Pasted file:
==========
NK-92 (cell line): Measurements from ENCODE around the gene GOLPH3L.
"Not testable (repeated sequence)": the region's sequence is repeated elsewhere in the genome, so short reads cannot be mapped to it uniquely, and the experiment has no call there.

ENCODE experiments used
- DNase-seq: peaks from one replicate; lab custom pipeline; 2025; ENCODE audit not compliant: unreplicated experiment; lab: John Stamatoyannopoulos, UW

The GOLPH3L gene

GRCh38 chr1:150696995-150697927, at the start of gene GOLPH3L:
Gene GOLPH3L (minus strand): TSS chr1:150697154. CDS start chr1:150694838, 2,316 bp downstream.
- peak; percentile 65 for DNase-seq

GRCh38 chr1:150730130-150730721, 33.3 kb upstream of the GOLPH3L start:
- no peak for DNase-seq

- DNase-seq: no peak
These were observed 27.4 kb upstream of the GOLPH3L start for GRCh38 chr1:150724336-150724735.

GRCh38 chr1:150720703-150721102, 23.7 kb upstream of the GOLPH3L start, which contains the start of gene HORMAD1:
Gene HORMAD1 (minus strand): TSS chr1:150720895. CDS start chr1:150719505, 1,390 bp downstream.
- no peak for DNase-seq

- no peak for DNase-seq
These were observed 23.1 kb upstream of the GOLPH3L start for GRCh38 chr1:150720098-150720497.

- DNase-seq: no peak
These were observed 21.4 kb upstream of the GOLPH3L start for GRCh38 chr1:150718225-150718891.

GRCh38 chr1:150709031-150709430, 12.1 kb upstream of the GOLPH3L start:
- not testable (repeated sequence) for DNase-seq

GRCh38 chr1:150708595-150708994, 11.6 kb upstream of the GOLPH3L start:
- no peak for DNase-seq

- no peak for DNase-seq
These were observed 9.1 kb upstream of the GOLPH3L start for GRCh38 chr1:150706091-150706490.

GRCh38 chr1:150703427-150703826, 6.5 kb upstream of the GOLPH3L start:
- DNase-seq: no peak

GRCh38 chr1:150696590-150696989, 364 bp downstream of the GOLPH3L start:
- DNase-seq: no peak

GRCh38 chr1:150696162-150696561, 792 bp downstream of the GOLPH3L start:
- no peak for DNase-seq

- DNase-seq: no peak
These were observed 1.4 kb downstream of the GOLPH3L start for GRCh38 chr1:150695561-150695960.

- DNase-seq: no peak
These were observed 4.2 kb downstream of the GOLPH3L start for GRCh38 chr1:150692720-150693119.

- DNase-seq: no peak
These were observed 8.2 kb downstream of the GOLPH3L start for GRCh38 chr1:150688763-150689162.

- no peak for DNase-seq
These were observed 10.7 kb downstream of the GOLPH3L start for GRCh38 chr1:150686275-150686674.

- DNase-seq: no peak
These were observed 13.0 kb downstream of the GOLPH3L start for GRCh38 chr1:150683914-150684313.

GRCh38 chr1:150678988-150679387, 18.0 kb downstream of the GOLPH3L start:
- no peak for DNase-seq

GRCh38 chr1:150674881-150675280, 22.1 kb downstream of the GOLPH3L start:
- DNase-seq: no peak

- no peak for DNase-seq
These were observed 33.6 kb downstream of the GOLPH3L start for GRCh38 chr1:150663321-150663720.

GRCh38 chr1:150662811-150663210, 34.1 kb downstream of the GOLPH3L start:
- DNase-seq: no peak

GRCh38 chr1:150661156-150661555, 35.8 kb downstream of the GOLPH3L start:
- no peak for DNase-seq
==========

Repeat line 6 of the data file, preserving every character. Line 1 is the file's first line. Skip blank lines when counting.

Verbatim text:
GRCh38 chr1:150696995-150697927, at the start of gene GOLPH3L: